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There is a lot of reactionary crap written about fish farming. Yes, there can be problems with fish farms if badly positioned or run, but that is the exception not the rule.
As a former fish farmer i could address every comment on this thread but it would take for ever.
Comments about 3tons of wid fish producing 1 ton of farmed fish are quite true. But bare in mind that in the wild it takes around 5 - 7tons of wild fish to produce 1 ton of non-farmed fish! So, in a world that needs fish, you could almost argue that replacing wild predatory fish with farmed predatory fish saves wild food fish!
The truth is that farmed fish reduce the pressure on wild stocks. The effects of fish farms are very localised, short lived and easily mitigated. The most difficult aspect (environmentaly) its feed supply but technological advances are rapidly improving artificial feeds and reducing the requirement for fishmeal.

As for restocking the wild, i would like to see a situation where all farms release 2x their annual productions (head of fish) as viable post-larval fry. It is feeding of fry upto and just beyond the larval stage that is most difficult but the space and effort of producing 1000000 or 3000000 fry isnt that different - its the ongrowing to market size that determines a huge fish farm.

Those of you that value your sea angling should encourage and support responsible marine aquaculture, it may be the only thing that stops commercial over exploitation of wild stocks. It worked for UK Salmon.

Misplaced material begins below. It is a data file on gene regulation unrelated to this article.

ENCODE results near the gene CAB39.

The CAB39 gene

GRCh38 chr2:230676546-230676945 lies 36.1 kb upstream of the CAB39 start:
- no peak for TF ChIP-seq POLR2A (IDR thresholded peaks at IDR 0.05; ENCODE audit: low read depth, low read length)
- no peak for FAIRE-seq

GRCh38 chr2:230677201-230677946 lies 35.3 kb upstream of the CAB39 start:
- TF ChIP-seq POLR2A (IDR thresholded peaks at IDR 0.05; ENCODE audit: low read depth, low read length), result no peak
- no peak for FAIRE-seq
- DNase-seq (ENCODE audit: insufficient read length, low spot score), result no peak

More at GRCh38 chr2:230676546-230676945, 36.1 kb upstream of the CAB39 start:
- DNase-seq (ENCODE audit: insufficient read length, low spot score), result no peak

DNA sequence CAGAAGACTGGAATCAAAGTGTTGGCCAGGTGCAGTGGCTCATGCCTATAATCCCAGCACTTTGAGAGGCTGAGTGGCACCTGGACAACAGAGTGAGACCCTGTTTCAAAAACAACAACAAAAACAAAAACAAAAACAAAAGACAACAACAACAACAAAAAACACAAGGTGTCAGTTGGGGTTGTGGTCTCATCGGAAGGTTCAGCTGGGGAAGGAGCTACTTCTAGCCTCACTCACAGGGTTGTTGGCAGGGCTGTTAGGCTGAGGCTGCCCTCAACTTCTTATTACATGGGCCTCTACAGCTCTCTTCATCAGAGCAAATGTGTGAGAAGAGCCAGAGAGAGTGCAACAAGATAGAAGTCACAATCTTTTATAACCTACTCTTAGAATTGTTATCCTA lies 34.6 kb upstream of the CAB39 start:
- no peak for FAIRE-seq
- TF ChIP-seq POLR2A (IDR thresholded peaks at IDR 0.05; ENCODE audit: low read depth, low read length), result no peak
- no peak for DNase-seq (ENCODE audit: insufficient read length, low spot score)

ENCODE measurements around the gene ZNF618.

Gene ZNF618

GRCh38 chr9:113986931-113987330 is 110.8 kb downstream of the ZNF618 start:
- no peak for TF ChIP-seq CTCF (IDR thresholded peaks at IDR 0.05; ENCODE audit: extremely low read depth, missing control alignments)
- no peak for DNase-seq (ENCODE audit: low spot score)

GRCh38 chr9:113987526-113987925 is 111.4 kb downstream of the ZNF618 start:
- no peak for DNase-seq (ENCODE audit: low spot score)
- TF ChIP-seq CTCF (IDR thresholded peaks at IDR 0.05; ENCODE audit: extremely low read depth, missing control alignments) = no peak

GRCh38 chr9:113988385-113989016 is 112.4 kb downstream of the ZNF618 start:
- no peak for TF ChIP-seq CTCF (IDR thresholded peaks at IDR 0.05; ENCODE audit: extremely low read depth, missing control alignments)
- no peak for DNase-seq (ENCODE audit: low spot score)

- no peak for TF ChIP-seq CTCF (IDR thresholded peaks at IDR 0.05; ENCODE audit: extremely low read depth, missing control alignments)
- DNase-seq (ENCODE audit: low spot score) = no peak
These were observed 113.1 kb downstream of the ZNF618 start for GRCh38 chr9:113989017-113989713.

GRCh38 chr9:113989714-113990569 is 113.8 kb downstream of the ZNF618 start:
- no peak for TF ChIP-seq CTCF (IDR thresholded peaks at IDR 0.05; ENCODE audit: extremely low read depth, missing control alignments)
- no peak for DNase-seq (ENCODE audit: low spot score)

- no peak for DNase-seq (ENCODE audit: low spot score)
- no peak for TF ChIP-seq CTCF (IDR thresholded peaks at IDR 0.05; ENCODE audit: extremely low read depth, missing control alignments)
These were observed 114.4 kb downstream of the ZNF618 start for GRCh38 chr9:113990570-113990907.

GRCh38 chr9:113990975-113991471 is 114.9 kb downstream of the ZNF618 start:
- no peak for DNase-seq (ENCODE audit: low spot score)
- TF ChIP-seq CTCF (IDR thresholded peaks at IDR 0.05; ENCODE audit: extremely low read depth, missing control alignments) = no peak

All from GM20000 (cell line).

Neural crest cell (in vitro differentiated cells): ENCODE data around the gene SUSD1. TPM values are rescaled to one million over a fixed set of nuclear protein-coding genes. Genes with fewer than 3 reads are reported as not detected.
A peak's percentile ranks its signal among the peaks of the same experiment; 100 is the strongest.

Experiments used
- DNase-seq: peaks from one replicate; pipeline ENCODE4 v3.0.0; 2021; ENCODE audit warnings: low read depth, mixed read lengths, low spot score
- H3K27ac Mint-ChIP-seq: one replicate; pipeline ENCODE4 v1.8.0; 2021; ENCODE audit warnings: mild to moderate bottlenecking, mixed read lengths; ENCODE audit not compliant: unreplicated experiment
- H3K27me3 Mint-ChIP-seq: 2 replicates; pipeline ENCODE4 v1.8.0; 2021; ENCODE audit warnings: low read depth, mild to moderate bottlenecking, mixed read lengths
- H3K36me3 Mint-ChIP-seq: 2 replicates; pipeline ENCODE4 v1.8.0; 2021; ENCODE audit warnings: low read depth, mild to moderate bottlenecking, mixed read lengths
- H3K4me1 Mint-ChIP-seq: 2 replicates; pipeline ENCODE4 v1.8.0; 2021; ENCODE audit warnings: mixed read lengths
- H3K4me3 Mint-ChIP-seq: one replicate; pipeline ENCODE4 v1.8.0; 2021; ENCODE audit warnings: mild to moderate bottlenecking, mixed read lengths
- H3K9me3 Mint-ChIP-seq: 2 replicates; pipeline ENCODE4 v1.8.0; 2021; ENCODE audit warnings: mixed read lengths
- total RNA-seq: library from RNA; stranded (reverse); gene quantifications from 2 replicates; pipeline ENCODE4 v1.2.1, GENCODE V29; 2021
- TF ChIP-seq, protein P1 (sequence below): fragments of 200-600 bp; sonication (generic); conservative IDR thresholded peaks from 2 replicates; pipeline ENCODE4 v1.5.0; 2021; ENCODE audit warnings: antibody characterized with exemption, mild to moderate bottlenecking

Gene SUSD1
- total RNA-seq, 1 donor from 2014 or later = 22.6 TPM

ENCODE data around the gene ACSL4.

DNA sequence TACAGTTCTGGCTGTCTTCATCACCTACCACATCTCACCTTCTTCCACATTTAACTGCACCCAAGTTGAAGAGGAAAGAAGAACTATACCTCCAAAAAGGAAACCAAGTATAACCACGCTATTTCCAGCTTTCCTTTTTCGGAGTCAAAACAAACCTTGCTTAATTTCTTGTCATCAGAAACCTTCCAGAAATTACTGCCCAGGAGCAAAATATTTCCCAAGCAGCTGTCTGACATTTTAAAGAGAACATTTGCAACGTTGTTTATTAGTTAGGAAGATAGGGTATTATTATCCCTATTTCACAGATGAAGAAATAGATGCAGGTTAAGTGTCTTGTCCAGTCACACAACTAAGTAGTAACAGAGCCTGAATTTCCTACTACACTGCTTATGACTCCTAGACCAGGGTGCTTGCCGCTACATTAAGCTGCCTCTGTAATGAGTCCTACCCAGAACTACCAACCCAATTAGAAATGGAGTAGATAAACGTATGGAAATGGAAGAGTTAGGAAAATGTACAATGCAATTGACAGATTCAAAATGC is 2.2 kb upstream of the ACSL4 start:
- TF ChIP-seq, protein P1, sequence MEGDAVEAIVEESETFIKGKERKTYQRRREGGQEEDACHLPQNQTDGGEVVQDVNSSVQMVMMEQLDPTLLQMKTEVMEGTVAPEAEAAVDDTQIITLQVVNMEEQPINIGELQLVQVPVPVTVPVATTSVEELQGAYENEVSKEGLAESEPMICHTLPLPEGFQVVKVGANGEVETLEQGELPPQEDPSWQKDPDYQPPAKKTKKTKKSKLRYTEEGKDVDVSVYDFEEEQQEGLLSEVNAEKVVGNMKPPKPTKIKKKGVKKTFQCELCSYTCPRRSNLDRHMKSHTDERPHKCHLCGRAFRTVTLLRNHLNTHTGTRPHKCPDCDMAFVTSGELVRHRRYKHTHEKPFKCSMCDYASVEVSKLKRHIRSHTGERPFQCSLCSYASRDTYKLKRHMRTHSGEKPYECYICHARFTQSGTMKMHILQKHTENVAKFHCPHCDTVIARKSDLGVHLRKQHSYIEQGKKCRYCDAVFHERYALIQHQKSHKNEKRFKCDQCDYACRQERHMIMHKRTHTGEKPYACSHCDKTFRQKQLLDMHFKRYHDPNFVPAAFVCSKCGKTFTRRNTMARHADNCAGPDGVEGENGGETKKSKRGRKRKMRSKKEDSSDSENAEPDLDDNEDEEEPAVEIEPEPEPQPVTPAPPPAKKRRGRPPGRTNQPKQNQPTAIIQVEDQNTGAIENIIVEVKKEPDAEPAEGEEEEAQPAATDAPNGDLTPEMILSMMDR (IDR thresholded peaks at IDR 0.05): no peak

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i totally agree with you m8 ,i watched a programme years ago where they tagged salmon par that were just leaving the river to start there journey to sea , in the lough just where the river ended was a salmon farm .now the salmon par must have had tiny radio transmitters in them because they were able plot there positions and recapture most of them just as the enter the sea ,what do you think the results were ...... healthy young fish as they entered the lough ,totally cover in parasites as they past the salmon cages ,dead and dying par recaptured at sea .....why the parasites were sucking the life out of the tiny buggers ...


now on the years recorded since the salmon farm had opened there was a steady decrease in numbers of salmon running back up the river ,and in the same year as the programme was made the fish counter on the river had recorded only 2 fish returning that year ...

you can draw your own conclusions from this but i know what mine are ..

mark
2 points to consider.

A/ There has been a general decrease in all traditionally valuable species and that includes salmon, most of which are caught at sea.